Criminals have devised counterfeit check schemes targeting attorneys throughout the United States as attorneys routinely represent a broad array of clients in large dollar transactions.
The basic scheme typically involves a new “client” who contacts the attorney for possible representation. The “client” will usually describe an unremarkable fact situation that, on its face, makes sense and requires legal representation. Shortly thereafter, the attorney will receive a purported cashier’s check, usually for an amount in excess of $100,000, consistent with the set of facts described by the “client.” The purported cashier’s check will look legitimate, may appear to be drawn on a large, well known bank, and may contain little or no clues as to its fraudulent nature. The “client” will have instructed the attorney to deposit the check into their attorney trust account and wire the proceeds (minus the attorney’s fee or commission) to the “client” at a bank outside of the United States. Generally, the attorney will receive a phone call, text message or email from the “client” shortly after the attorney received the check expressing urgency in having the proceeds wired to the “client”. After the attorney sends the wire, the bank named on the purported cashier’s check will dishonor and return it as a counterfeit/fraudulent item. The attorney’s bank will then debit the attorney’s account for the amount of the dishonored check.
While these schemes had historically involved the “client” soliciting the law firm through the internet, recent variations have seen the criminals orchestrate the contact through an existing and legitimate client of the firm.
Tips to avoid these types of schemes:
- Carefully scrutinize unsolicited email/phone calls from individuals or entities with whom you have no prior dealings requesting your services, particularly if the email/phone calls originate from a foreign country.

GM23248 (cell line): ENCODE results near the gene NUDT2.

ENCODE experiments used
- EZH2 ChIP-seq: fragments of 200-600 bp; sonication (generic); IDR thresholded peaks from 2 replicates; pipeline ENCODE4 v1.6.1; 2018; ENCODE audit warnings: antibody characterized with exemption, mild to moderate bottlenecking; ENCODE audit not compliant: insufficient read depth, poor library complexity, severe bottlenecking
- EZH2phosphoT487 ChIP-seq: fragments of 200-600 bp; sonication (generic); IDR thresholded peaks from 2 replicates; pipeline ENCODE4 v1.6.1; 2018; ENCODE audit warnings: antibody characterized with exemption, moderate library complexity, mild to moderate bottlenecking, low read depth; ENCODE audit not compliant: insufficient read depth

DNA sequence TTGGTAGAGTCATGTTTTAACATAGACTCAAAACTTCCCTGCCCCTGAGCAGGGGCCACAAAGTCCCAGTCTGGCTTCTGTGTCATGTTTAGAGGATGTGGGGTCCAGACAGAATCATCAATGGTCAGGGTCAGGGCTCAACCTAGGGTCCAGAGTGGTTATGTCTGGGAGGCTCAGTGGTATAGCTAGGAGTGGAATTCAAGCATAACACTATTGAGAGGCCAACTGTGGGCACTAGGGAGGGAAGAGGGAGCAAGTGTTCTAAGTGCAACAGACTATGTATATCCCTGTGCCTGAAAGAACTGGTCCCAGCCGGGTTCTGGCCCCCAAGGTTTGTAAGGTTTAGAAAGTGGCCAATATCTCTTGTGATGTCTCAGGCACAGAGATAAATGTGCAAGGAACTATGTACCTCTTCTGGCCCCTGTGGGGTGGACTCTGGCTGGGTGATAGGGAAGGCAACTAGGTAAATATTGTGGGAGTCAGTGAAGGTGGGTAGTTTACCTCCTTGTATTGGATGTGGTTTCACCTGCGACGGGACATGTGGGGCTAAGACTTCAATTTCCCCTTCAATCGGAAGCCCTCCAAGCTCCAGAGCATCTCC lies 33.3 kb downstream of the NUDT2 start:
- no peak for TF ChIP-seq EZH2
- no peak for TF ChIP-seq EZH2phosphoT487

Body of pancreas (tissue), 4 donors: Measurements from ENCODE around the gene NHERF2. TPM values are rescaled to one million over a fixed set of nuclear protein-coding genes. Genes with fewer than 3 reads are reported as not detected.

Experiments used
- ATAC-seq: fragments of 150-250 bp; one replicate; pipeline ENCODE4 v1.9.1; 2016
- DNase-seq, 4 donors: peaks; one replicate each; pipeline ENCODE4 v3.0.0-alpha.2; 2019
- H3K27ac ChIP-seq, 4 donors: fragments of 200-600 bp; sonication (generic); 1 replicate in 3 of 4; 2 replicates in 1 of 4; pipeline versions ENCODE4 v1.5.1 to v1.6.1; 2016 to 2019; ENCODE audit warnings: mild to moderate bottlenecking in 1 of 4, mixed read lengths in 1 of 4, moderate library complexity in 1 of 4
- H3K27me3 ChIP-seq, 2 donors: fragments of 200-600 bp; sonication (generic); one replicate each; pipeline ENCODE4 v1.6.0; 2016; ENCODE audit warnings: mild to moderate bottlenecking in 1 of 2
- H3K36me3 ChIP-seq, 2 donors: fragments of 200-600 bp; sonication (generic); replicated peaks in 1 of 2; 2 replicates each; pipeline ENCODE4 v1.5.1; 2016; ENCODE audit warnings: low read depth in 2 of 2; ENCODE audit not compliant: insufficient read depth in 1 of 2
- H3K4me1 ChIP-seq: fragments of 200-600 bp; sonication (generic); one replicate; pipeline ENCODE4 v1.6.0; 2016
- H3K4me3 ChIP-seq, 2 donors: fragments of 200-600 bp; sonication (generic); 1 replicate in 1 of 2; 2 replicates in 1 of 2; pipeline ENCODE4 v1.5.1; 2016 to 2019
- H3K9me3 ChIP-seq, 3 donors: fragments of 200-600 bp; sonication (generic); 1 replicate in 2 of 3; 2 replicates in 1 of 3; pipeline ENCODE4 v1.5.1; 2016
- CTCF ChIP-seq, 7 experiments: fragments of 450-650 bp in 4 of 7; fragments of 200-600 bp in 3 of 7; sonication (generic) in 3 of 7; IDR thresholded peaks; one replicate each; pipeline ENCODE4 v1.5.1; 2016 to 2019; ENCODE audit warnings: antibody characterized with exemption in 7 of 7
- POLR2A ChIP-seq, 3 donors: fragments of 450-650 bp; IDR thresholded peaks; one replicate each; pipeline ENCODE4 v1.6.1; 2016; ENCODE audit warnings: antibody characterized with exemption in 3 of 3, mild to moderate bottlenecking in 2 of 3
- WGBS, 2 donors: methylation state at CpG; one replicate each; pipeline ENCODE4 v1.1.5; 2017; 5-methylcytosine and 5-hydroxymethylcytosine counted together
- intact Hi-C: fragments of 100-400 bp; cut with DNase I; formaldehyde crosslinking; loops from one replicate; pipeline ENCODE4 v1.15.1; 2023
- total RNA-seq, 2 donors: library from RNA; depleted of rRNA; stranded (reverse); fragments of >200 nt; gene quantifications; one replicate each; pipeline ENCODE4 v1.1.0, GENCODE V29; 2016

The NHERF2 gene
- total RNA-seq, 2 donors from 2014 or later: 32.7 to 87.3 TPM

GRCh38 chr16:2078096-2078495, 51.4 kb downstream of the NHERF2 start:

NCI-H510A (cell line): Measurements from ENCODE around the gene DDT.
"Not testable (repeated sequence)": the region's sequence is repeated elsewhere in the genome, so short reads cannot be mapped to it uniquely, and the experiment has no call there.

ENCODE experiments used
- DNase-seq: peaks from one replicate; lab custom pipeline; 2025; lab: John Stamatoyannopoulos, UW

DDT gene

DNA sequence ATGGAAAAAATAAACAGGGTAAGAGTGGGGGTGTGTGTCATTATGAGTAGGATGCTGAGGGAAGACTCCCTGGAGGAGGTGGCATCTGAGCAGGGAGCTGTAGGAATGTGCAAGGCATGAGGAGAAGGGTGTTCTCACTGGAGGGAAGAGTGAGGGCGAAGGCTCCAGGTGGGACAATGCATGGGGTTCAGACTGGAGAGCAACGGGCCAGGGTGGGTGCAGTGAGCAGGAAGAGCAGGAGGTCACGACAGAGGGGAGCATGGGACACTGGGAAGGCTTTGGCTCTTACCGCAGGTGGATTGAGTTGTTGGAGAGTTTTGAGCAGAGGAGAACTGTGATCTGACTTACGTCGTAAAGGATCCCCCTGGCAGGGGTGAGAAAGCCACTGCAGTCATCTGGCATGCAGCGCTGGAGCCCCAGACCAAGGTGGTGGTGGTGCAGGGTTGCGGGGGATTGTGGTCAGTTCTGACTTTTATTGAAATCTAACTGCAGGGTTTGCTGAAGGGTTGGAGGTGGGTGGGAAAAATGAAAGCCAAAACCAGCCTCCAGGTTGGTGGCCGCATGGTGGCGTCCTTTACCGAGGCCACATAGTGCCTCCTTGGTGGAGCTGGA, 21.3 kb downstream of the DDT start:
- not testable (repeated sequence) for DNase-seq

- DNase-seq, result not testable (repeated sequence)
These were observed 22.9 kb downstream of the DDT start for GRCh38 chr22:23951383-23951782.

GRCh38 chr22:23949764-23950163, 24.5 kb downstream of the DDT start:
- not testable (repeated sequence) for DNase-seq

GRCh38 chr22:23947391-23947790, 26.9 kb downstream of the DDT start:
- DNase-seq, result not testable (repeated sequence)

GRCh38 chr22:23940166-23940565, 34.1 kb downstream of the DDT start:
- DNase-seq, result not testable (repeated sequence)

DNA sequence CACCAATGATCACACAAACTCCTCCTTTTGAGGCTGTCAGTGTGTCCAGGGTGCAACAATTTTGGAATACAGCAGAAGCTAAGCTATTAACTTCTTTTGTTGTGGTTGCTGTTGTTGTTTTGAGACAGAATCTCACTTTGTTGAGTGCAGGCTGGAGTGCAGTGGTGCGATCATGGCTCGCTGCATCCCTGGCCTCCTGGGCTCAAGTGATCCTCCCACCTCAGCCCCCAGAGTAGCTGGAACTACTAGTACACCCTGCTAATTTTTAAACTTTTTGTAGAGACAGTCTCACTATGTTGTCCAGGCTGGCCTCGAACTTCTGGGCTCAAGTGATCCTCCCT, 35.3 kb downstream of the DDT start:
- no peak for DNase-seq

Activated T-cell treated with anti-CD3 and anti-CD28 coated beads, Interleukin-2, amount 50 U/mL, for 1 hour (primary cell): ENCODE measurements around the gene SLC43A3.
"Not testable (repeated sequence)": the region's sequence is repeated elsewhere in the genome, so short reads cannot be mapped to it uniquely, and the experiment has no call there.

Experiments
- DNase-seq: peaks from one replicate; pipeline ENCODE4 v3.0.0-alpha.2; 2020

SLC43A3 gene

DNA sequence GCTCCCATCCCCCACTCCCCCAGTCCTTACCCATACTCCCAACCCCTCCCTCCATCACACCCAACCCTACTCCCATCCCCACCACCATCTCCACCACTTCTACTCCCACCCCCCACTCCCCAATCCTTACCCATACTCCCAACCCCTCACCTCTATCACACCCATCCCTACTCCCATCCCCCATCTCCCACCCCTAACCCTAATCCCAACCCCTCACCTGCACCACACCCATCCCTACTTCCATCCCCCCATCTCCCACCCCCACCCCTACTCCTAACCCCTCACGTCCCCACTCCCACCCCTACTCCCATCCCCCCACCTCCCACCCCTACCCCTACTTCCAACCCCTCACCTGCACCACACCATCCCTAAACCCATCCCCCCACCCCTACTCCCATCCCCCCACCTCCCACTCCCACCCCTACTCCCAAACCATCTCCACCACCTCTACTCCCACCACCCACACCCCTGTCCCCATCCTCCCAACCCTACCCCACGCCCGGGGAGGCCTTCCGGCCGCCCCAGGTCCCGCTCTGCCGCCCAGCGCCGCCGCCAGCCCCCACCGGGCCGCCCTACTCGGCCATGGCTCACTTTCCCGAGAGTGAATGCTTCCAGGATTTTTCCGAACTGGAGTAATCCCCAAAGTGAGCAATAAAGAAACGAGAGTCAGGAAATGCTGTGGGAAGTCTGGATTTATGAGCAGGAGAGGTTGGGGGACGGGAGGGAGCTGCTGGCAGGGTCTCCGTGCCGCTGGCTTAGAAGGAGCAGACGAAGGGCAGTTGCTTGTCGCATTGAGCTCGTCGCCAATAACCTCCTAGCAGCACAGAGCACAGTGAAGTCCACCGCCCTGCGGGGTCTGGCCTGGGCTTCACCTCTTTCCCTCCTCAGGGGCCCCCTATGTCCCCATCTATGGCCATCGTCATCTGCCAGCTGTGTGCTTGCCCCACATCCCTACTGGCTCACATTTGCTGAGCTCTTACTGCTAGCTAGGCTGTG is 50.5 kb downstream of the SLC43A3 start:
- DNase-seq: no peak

- Take steps to independently verify the information provided by your “client”.
- If possible, take steps to identify and verify “client” information.
- Be suspicious of a solicitation that offers a relatively large fee or commission for little or no work or that appears outside of your usual practice areas.
- Educate your staff to be on the lookout for these types of schemes.
- Periodically review law enforcement websites for information on current fraud schemes.
- If you have doubts concerning the validity of a check you received, contact the institution on which the check is drawn to request confirmation.
- When undertaking representation of an existing client, be on the lookout for any seemingly unusual facts or circumstances, including those described herein, existing between your client and their purported client.
If you believe you are being targeted in this type of scheme, please contact your M&T representative who can put you in touch with our Corporate Security office.